This week I want to talk about giving thanks. It isn’t thanksgiving, or a special reason to do this -although the holiday season is a great time to send a card.

Taking the time at the end of the year to think about all of the people who have helped you, is a great way to see that you haven’t had to do this all alone.

Sometimes we forget the small things that people do for us; whether they make an introduction, explain a new skill or lend an ear to listen to your concerns.

I have been blessed this week with thank you’s from some of the people I have mentored over the year. It means so much to me that they have taken the time to write and tell me about the successes they have had. It was this that gave me the idea for this week’s podcast.

In the podcast I talk about why it is important for you to give thanks to the people who have helped you, and I have set you a challenge start to thank those that have helped you.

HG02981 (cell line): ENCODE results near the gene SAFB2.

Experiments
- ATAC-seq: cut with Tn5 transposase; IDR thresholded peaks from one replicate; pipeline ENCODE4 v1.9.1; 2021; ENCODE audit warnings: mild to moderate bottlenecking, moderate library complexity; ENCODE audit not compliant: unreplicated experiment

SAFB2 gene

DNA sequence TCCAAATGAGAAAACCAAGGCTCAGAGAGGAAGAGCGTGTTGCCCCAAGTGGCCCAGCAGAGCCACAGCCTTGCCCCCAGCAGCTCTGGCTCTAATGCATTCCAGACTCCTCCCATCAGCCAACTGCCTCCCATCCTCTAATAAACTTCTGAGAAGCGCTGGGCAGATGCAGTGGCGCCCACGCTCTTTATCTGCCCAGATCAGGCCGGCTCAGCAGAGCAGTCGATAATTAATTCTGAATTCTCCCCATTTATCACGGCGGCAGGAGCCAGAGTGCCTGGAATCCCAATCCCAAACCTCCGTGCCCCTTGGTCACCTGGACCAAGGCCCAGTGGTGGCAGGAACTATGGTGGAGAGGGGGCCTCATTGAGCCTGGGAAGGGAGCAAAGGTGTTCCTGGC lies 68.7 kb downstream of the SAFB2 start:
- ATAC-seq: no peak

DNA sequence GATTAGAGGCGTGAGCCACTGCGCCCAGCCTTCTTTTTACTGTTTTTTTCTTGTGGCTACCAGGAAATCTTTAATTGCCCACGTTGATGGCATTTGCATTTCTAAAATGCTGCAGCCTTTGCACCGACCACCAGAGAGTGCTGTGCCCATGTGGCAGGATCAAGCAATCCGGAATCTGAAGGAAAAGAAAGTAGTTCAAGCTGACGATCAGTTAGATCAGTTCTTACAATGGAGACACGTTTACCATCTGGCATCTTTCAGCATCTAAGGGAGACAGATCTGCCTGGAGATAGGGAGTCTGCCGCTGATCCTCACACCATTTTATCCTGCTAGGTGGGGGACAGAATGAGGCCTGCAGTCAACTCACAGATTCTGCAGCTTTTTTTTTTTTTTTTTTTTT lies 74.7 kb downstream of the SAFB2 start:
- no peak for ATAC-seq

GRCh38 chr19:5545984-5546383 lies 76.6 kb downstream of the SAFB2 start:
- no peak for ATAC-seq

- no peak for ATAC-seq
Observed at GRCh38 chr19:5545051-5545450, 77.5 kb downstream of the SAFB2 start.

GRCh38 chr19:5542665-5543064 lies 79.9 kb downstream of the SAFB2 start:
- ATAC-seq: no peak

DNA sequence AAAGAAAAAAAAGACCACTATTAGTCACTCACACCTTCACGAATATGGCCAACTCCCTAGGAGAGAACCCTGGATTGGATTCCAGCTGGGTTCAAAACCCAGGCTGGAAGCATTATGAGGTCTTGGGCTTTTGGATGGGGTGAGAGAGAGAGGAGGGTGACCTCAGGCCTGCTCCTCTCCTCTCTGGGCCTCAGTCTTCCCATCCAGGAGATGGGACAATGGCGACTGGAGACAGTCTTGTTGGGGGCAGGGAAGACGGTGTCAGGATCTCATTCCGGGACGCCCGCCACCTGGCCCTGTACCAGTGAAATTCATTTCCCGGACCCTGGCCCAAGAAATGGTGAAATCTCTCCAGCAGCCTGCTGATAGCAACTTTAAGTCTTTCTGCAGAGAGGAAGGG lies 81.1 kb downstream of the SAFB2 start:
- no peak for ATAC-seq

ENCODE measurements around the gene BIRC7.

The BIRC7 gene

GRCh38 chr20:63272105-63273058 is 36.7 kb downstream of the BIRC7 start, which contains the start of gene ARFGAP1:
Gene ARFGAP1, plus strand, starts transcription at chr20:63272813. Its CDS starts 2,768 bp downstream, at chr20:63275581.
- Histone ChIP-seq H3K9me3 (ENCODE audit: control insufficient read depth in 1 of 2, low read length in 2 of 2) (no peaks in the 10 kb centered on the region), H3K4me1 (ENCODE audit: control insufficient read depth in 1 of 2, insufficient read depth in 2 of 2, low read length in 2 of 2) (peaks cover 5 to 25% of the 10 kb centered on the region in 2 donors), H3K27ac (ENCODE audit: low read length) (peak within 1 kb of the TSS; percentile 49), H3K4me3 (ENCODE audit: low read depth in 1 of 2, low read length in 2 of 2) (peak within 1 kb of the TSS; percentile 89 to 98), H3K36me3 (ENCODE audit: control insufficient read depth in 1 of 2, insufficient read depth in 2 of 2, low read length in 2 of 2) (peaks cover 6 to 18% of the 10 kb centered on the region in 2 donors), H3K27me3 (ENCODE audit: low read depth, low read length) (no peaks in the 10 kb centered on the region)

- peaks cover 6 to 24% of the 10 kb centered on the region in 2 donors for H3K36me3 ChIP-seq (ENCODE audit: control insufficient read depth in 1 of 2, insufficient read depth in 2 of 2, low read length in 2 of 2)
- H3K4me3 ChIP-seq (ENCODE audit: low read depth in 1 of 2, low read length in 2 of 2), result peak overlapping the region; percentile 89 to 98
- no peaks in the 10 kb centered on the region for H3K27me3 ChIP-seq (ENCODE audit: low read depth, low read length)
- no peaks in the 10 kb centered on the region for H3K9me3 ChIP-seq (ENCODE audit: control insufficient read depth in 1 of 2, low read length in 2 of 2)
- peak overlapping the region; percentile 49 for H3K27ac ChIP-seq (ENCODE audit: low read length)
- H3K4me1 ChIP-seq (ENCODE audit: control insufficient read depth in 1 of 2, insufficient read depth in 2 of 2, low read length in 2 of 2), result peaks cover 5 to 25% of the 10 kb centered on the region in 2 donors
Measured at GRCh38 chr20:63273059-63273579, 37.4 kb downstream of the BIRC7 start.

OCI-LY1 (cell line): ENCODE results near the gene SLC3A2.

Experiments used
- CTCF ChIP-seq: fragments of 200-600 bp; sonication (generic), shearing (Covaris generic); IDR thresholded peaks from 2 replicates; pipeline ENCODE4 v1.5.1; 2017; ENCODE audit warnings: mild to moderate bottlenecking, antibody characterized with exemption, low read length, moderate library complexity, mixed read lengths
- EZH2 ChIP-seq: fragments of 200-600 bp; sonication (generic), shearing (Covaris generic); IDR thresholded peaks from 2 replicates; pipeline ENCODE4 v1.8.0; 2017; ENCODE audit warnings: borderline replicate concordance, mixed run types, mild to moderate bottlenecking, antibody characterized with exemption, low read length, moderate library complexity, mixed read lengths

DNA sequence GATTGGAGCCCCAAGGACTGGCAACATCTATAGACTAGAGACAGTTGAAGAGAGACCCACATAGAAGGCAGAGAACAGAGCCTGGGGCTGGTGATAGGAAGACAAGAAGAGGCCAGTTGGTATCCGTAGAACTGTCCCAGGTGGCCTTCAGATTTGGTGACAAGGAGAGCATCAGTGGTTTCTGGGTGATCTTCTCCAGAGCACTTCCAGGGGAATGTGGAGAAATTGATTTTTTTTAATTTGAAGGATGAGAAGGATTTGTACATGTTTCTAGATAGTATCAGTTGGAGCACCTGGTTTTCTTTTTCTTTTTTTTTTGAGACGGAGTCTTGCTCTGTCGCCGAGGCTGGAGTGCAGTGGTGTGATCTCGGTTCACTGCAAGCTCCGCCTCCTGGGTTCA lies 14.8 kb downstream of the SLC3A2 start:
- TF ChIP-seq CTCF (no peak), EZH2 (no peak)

Reminding people that they have touched your career and life in a positive way, helps to spread a bit of magic around. We often spend too much time focussing on the negatives when we build our careers,  without taking a look to really see all of the positive help we have received during the year.

What has someone done to help you this year? Let me know about it in the comments below. 

Remember to be thankful as 2016 draws to a close, and think of ways that you can help others in the coming year.

Planning For A Great Year

success-doesnt-just-happen-its-planned-for-2

As we race towards the end of the year, I always think that this is a great time to review what you have achieved so far, and to plan for 2017.